Metal Finishing Guide Book

2012 Organic Finishing Guidebook Issue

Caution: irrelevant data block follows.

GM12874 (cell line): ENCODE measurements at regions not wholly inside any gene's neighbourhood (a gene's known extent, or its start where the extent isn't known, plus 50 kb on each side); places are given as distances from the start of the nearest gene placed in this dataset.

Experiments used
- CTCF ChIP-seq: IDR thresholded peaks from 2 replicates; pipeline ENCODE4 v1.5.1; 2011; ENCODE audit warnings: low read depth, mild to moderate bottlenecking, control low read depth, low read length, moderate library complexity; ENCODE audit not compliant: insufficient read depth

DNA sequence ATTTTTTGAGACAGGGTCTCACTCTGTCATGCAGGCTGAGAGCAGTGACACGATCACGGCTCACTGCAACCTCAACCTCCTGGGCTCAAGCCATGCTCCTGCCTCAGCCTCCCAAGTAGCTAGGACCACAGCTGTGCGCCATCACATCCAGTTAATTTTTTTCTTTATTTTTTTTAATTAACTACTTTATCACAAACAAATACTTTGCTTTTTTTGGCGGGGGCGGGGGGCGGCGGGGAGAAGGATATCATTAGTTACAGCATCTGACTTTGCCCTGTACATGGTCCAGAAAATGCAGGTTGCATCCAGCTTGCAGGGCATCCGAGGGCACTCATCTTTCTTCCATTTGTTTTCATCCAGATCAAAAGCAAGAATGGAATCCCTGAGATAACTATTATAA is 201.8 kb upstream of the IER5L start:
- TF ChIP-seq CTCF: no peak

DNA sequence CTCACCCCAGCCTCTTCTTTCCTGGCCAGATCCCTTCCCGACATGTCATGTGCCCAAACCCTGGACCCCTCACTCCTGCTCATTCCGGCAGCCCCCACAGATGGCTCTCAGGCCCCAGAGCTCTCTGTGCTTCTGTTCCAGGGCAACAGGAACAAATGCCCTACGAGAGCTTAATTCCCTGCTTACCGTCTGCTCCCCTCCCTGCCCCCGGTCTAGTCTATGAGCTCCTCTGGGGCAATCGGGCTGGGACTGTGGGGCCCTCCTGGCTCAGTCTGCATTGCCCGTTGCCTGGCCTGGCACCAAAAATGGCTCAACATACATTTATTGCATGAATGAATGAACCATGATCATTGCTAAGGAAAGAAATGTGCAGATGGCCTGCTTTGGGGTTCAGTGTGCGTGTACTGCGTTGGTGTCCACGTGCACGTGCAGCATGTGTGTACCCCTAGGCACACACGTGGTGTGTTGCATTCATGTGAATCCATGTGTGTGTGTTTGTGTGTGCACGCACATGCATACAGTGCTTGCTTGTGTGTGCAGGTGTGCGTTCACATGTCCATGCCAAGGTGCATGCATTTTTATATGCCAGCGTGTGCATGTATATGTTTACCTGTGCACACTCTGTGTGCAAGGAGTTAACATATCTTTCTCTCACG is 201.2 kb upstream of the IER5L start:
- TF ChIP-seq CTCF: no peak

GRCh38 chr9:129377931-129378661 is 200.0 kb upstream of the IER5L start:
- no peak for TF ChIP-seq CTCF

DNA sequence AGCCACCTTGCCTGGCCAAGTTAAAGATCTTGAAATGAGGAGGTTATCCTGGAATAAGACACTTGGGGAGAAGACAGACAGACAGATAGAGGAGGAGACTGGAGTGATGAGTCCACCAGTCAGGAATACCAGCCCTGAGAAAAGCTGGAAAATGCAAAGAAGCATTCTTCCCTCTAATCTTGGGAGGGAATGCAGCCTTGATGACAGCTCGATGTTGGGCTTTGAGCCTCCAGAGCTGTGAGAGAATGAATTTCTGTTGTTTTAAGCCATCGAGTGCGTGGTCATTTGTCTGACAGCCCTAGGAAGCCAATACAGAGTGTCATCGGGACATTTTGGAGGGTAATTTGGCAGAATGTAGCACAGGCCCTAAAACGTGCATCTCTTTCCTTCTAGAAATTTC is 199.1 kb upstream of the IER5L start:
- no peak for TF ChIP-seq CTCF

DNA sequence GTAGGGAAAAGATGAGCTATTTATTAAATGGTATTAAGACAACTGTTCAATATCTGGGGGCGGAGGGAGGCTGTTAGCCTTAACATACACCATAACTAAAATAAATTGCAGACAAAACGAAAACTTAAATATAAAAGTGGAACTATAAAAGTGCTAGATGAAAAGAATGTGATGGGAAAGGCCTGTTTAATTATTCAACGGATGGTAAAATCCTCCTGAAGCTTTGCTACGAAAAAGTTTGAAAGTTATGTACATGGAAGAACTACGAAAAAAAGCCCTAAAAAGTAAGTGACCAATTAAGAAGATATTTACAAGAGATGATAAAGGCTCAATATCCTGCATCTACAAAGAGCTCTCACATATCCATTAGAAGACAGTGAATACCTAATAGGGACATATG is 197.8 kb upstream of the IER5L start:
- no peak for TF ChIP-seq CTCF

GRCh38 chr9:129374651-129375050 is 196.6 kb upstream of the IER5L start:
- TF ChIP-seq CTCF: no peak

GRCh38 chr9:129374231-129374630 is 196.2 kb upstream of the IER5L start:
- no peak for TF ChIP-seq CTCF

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sures and consequently high fluid stream velocity at the tip of the spray gun. This can cause overspray tore bound and may expose the operator to toxic materials pre- sent in the paint. Velocity should always be sufficient to carry the overspray away from the operator and into the exhaust chamber. The velocity possible in a booth depends on the fan size. Most standard booths of- fered in the market come equipped with fan and motor packages sized to deliver the necessary draft. Draft requirements take into account real-world static pressures in- cluding resistance to air flow from entry losses, stack filters, and duct work. Static pressure is the amount of resistance air must overcome while moving from point A to point B. Static pres- sure in a spray booth is encountered in two areas: intake and exhaust filters and intake and exhaust duct work. The static pressure of any filter is deter- mined by how much air will pass through that filter. Air-intake filters for downdraft spray booths are denser and pass less air than air-intake filters for either cross-draft or semi downdraft booths. Consequently, air-intake filters for downdraft spray booths have a high- er static pressure rating than the air-in- take filters for other booths. When intake or exhaust filters become clogged with dirt or material overspray, the amount of air that can pass through the filter decreases. When air flow is re- stricted, the filter's static pressure or re- sistance to air flow increases. Air intake and exhaust ducts also influence static pressure. Fig. 11. To determine the size of the booth in cubic feet per minute, multiply the cross-sectional area of the booth in square feet by the velocity of the air through the booth in feet per minute (i.e., 10 ft x 12 ft = 120 ft2 ; 120 ft2 ; 120 ft2 x 100 fpm = 12,000 cfm). Air volume and velocity are decreased when elbows, reducers, transitions, and long runs are added to ducts. Elbows introduce angles and increase resistance to air flow. Re- ducers and transitions also increase the static pressure in duct work. The ideal situation is to keep duct work to a minimum. Static pressure is also a factor when choosing an air replacement unit. Because of the similarities to an exhaust booth, pressure drops in and out of the unit must be considered. Tables I and II give recommended spray booth velocities covering average conditions. The figures are all based on empty booths and include the face opening plus any conveyor openings. These are recommendations only, and are not meant to replace local or state regulations on minimum air velocity. In NFPA-33 (section 5–2) air velocity requirements are defined. According to the guidelines, a booth needs to "provide adequate ventilation to maintain the concen- Fig. 12. Paint-arrestor spray booth. 211

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